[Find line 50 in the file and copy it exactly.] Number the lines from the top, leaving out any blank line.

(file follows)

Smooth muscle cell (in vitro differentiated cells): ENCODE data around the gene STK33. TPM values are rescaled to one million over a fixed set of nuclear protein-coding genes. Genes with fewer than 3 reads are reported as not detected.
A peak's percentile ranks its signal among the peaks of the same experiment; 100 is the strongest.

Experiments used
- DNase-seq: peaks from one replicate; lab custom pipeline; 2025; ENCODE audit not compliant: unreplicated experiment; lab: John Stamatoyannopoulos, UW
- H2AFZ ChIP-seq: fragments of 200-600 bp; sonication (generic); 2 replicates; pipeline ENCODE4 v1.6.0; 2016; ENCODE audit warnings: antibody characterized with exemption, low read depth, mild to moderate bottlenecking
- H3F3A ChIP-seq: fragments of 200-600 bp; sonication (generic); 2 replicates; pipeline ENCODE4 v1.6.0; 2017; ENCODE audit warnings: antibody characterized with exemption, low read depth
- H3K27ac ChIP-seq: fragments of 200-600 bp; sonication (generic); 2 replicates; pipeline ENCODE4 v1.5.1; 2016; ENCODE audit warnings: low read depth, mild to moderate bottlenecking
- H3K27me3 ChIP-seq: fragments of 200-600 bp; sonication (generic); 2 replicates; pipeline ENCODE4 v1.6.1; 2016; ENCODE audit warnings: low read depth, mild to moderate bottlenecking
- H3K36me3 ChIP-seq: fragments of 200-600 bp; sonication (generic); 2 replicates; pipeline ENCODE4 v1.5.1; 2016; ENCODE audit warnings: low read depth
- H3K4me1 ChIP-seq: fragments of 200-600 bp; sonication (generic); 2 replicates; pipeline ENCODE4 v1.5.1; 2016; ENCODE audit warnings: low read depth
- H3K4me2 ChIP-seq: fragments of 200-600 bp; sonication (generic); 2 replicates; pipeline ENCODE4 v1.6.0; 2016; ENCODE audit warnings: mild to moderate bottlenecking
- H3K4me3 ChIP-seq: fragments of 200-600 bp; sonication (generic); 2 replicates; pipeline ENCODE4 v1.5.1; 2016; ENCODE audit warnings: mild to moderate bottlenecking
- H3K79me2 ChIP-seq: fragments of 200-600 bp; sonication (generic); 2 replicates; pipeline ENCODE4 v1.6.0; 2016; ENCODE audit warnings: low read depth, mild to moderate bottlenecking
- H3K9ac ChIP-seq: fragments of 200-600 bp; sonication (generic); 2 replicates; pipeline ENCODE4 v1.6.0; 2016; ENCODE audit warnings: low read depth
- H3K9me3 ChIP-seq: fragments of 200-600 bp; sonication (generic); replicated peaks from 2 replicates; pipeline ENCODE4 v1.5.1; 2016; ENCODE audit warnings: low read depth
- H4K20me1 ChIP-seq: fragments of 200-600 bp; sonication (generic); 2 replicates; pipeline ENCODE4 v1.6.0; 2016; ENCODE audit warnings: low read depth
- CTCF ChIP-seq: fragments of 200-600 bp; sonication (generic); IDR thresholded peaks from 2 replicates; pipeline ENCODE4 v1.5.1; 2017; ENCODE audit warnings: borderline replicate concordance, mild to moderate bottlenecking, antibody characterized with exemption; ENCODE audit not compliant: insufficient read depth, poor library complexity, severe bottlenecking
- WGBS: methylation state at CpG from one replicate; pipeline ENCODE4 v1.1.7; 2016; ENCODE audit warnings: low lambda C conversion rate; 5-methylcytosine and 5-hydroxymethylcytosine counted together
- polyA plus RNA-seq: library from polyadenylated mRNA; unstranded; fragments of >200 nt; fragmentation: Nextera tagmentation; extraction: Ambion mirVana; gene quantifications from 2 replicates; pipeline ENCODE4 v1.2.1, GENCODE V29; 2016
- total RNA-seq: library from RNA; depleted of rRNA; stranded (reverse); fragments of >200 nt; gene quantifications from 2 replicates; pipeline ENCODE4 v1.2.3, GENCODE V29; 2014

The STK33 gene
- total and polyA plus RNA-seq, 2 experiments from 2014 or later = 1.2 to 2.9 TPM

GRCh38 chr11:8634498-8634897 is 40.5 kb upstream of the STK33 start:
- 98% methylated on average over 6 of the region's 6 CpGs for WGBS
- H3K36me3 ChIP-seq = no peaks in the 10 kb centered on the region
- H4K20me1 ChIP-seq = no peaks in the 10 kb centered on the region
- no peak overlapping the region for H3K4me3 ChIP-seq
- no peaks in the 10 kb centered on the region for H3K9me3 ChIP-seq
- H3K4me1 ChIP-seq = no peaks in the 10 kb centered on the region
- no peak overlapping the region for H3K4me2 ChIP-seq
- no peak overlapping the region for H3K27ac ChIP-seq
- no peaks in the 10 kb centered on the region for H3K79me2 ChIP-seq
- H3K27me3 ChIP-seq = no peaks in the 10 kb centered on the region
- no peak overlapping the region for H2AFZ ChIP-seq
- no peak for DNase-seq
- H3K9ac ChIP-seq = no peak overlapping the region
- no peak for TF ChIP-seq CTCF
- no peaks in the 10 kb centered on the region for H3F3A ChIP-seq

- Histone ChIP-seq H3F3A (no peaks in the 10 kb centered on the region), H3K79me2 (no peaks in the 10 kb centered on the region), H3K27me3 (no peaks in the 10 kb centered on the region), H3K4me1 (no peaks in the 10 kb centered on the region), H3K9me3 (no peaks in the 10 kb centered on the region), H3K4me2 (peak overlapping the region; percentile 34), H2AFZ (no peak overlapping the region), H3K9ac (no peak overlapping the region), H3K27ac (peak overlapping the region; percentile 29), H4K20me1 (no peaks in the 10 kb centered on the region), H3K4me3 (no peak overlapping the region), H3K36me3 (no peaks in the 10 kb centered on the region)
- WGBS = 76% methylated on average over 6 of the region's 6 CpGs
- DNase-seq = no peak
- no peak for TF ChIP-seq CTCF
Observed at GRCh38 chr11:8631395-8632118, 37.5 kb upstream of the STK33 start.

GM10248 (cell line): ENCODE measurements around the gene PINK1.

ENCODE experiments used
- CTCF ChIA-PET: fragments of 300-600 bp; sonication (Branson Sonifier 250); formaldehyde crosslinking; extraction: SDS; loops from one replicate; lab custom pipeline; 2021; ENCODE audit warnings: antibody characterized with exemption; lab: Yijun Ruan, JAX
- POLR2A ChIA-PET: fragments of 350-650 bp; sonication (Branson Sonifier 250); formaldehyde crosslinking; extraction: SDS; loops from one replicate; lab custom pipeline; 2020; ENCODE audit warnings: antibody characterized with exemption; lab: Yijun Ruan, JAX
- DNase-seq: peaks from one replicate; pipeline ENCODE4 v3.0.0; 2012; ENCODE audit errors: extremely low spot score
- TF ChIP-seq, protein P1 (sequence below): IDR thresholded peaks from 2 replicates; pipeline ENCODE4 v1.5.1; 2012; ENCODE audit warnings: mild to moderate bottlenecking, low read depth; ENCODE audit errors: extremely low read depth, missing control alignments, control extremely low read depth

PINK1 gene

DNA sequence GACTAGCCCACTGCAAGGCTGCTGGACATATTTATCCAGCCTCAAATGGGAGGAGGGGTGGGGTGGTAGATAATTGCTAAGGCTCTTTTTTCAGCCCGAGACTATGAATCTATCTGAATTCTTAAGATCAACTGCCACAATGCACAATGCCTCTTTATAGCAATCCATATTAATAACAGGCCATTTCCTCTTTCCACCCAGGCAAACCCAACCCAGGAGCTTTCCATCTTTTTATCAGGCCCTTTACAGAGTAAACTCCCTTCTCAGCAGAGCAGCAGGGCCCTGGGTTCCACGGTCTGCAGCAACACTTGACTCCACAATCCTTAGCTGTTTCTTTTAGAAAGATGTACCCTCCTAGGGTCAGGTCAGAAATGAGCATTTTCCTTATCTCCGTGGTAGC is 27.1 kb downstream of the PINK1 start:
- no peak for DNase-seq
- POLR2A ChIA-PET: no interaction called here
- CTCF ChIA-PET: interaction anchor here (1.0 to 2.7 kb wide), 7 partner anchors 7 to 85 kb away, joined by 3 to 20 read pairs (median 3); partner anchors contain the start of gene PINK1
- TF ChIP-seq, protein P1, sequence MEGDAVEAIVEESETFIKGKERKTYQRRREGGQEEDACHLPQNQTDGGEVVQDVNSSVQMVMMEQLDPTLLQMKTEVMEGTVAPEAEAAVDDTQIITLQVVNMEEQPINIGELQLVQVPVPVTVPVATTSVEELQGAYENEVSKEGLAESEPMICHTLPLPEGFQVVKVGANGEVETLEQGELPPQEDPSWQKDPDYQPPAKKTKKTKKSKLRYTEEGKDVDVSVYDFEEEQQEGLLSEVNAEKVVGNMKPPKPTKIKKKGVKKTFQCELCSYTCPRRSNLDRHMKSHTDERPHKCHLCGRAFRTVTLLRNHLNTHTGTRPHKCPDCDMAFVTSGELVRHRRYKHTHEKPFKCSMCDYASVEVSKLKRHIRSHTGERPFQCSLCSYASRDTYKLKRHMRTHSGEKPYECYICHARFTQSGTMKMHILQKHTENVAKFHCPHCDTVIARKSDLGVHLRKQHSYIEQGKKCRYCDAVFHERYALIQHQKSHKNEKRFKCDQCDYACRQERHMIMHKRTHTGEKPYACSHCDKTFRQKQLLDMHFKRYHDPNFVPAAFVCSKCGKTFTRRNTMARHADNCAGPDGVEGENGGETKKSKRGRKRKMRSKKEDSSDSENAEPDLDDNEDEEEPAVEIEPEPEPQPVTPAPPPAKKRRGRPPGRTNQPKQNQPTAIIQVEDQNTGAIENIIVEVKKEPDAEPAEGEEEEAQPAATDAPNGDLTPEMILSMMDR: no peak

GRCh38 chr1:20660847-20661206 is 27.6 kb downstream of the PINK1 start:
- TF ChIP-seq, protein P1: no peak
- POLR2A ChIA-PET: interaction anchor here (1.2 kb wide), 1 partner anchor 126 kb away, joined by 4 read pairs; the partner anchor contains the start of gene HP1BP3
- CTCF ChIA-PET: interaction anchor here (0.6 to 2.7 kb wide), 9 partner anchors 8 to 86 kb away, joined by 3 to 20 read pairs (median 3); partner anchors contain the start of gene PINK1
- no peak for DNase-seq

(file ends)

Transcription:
PINK1 gene